Bonded Leather & PU Leather: What’s The Difference?
Ever wondered why some sofas have that glossy finish while others don’t, albeit both being leather?
Knowing how your leather sofa was manufactured allows you to choose the treatment well-suited to the material, along with other things like usability lifetime and overall durability.
The furniture industry makes use of a variety of leather types, and two of the most popular are PU leather (also called Bycast or Bi-cast leather) and Bonded leather. Though sometimes bonded leather can be manufactured to look like PU, how each is made is very different from one another.
So, without further ado…
Also called bycast or bi-cast leather, PU leather is made from split leather, to reveal the fibrous part of the hide left once the top-grain of the rawhide has been separated from the hide. The resulting furry leather is then coated with poly-urethane (hence the term PU) then embossed, to bear that glossy and authentic leather texture.
It has been recently adopted by the furniture industry because the resulting leather is much easier to maintain and clean. Also, PU leather is preferred by some due to its texture and gloss, attributing to its “always brand-new” overall appearance. This type of manufactured leather is also cheaper and stronger compared to authentic animal hide or leather.
The disadvantage of PU leather is its susceptibility to cracks and splits because of the poly-urethane coating, so it is important that PU sofas are properly cared for and maintained.
Sapphire Sofa Bed in Full PU | P 15,950.00
Also called reconstructed leather due to how it is manufactured. Bonded leather is made by bonding shredded or leftover leather using latex and then embossed using poly-urethane coating. This thin strip is then bonded into a fiber cloth or paper backing to make the resulting strip thicker and stronger.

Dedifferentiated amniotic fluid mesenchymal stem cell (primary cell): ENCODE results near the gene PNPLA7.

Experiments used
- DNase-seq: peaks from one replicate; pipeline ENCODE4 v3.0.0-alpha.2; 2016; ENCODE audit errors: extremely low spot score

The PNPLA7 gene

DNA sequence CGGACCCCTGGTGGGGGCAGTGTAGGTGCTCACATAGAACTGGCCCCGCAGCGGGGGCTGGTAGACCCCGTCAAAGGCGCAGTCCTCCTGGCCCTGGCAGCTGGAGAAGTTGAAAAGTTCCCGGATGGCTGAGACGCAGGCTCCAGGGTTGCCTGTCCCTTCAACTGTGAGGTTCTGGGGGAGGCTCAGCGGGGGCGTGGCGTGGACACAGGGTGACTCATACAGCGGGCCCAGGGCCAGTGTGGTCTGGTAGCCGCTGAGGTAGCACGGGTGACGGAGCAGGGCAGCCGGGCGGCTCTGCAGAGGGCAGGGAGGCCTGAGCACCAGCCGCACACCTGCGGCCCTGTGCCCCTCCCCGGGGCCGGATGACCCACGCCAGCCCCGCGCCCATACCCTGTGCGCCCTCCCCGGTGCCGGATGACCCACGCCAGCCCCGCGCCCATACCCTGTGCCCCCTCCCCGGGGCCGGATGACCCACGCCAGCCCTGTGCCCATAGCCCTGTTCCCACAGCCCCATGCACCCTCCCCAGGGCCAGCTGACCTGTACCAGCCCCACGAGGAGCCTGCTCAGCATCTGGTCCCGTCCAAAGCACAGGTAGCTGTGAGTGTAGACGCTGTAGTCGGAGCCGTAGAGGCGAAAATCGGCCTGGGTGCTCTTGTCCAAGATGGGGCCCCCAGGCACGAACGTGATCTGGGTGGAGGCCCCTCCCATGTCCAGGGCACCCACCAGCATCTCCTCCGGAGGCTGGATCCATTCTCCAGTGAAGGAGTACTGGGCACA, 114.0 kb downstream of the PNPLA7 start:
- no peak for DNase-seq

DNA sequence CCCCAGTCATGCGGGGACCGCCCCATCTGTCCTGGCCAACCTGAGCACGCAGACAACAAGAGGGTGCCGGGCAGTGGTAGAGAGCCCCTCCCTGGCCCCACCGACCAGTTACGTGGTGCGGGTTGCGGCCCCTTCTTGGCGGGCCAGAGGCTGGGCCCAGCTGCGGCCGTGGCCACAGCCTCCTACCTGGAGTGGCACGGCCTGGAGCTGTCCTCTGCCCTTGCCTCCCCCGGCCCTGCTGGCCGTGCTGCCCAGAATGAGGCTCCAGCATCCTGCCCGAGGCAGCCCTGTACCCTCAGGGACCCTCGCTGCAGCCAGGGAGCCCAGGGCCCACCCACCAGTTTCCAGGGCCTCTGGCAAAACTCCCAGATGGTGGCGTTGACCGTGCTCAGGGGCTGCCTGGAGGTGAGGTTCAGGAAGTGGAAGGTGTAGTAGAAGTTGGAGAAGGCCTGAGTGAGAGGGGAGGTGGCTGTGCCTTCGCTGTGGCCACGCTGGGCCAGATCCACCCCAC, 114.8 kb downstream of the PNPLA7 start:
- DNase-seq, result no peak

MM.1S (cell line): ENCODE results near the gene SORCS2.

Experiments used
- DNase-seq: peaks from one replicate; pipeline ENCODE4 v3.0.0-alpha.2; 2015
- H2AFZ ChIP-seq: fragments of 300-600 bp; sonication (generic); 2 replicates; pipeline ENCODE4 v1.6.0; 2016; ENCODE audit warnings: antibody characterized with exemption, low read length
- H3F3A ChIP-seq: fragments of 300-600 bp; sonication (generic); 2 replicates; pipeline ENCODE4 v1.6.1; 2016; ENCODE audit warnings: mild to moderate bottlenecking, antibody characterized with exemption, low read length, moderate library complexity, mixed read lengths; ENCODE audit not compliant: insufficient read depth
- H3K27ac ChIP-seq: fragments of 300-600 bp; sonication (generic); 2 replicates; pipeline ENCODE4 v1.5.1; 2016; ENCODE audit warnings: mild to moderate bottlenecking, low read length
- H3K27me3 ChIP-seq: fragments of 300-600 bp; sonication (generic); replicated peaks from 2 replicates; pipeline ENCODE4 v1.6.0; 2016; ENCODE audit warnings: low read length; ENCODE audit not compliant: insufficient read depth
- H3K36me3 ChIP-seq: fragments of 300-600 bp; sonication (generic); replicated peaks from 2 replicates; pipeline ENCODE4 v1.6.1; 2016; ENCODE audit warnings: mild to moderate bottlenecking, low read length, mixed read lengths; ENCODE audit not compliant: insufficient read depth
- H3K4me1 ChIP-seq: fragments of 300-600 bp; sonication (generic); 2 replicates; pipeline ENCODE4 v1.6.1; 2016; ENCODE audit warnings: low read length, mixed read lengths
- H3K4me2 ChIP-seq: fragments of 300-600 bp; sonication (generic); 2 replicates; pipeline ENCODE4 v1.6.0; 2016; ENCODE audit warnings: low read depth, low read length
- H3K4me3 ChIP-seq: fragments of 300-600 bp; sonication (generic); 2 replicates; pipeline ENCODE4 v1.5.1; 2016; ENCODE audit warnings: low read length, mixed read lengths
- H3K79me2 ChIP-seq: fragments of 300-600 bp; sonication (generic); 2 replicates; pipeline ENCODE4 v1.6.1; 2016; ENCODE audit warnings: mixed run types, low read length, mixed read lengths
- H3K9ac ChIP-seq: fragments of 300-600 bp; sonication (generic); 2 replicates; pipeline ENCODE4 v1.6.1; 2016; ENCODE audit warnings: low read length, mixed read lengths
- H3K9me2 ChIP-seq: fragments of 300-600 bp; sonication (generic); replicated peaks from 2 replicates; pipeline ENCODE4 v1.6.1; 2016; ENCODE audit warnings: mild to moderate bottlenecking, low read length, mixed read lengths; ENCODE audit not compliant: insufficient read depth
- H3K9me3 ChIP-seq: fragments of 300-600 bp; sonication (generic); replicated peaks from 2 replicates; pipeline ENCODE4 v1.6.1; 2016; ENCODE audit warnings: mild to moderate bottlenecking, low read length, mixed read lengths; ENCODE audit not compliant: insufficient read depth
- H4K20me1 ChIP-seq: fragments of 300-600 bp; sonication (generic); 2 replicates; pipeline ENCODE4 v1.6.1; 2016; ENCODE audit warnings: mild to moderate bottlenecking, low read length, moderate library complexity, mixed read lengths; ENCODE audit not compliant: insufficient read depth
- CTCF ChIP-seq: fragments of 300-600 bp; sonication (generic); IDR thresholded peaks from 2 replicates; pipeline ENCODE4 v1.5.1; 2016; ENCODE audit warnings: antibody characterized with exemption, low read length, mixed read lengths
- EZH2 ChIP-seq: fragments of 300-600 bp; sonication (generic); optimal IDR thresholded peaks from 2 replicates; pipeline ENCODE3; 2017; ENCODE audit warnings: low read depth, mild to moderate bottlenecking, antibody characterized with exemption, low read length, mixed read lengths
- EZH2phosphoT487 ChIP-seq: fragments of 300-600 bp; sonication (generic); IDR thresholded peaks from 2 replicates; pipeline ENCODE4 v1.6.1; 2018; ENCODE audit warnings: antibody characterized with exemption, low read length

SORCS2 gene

Bonded leather is cheaper and more environment-friendly because the process utilizes excess leather from tanneries. Also, there is almost no limit to the amount of designs and textures you can produce with bonded leather, because the base material aren’t leather strips but fibers, making it completely malleable and pressing designs will be easy. Quality and usability lifetime is difficult to predict, however, due to the ranging composition and bonding process used by companies.
Bonded leather is most commonly used for handheld device casings, belts, bags and shoes.
image from Wikipedia
So what do you think is better for your home? Have small kids and pets? Then maybe you should consider buying bonded leather or PU sofas, as they are easier to clean and more resistant to damage compared to authentic leather. They’re way cheaper too, so that’s a plus.
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